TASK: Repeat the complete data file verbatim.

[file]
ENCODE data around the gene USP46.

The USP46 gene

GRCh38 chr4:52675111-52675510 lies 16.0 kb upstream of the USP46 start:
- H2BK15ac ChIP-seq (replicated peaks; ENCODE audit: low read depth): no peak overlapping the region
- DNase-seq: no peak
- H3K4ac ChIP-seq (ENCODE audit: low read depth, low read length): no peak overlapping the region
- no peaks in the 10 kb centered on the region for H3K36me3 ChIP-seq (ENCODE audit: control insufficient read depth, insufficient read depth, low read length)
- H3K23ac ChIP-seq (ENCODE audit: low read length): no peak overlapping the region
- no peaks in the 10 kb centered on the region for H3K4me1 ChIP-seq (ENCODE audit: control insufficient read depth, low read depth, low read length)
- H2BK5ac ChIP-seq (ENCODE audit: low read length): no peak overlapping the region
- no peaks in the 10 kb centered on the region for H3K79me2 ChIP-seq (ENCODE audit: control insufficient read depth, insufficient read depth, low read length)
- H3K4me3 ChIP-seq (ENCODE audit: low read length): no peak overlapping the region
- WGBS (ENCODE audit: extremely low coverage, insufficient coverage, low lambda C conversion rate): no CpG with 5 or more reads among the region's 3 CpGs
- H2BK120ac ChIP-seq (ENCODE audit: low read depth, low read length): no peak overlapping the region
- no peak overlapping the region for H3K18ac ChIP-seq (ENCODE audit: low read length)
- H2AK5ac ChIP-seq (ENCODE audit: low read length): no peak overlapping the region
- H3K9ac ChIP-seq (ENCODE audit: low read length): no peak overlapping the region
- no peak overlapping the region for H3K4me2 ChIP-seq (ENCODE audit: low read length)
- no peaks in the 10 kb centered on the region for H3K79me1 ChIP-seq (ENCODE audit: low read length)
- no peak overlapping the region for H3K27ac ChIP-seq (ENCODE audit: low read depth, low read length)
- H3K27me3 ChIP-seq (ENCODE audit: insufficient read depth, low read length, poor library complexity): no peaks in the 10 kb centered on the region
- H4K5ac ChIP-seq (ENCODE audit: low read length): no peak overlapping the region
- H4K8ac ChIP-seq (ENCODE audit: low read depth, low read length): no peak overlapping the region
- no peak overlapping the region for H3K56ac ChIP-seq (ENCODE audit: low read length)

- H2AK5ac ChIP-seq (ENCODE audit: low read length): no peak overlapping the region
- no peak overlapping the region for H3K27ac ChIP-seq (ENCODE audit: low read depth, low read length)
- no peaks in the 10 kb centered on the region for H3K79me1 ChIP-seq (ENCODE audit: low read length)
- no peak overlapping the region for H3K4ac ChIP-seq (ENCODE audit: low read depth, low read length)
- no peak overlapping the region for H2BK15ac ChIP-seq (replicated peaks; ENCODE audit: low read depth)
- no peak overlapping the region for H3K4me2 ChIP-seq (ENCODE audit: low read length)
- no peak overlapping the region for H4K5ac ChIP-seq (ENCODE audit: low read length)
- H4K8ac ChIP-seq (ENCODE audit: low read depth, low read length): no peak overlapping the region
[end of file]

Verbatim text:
ENCODE data around the gene USP46.

The USP46 gene

GRCh38 chr4:52675111-52675510 lies 16.0 kb upstream of the USP46 start:
- H2BK15ac ChIP-seq (replicated peaks; ENCODE audit: low read depth): no peak overlapping the region
- DNase-seq: no peak
- H3K4ac ChIP-seq (ENCODE audit: low read depth, low read length): no peak overlapping the region
- no peaks in the 10 kb centered on the region for H3K36me3 ChIP-seq (ENCODE audit: control insufficient read depth, insufficient read depth, low read length)
- H3K23ac ChIP-seq (ENCODE audit: low read length): no peak overlapping the region
- no peaks in the 10 kb centered on the region for H3K4me1 ChIP-seq (ENCODE audit: control insufficient read depth, low read depth, low read length)
- H2BK5ac ChIP-seq (ENCODE audit: low read length): no peak overlapping the region
- no peaks in the 10 kb centered on the region for H3K79me2 ChIP-seq (ENCODE audit: control insufficient read depth, insufficient read depth, low read length)
- H3K4me3 ChIP-seq (ENCODE audit: low read length): no peak overlapping the region
- WGBS (ENCODE audit: extremely low coverage, insufficient coverage, low lambda C conversion rate): no CpG with 5 or more reads among the region's 3 CpGs
- H2BK120ac ChIP-seq (ENCODE audit: low read depth, low read length): no peak overlapping the region
- no peak overlapping the region for H3K18ac ChIP-seq (ENCODE audit: low read length)
- H2AK5ac ChIP-seq (ENCODE audit: low read length): no peak overlapping the region
- H3K9ac ChIP-seq (ENCODE audit: low read length): no peak overlapping the region
- no peak overlapping the region for H3K4me2 ChIP-seq (ENCODE audit: low read length)
- no peaks in the 10 kb centered on the region for H3K79me1 ChIP-seq (ENCODE audit: low read length)
- no peak overlapping the region for H3K27ac ChIP-seq (ENCODE audit: low read depth, low read length)
- H3K27me3 ChIP-seq (ENCODE audit: insufficient read depth, low read length, poor library complexity): no peaks in the 10 kb centered on the region
- H4K5ac ChIP-seq (ENCODE audit: low read length): no peak overlapping the region
- H4K8ac ChIP-seq (ENCODE audit: low read depth, low read length): no peak overlapping the region
- no peak overlapping the region for H3K56ac ChIP-seq (ENCODE audit: low read length)

- H2AK5ac ChIP-seq (ENCODE audit: low read length): no peak overlapping the region
- no peak overlapping the region for H3K27ac ChIP-seq (ENCODE audit: low read depth, low read length)
- no peaks in the 10 kb centered on the region for H3K79me1 ChIP-seq (ENCODE audit: low read length)
- no peak overlapping the region for H3K4ac ChIP-seq (ENCODE audit: low read depth, low read length)
- no peak overlapping the region for H2BK15ac ChIP-seq (replicated peaks; ENCODE audit: low read depth)
- no peak overlapping the region for H3K4me2 ChIP-seq (ENCODE audit: low read length)
- no peak overlapping the region for H4K5ac ChIP-seq (ENCODE audit: low read length)
- H4K8ac ChIP-seq (ENCODE audit: low read depth, low read length): no peak overlapping the region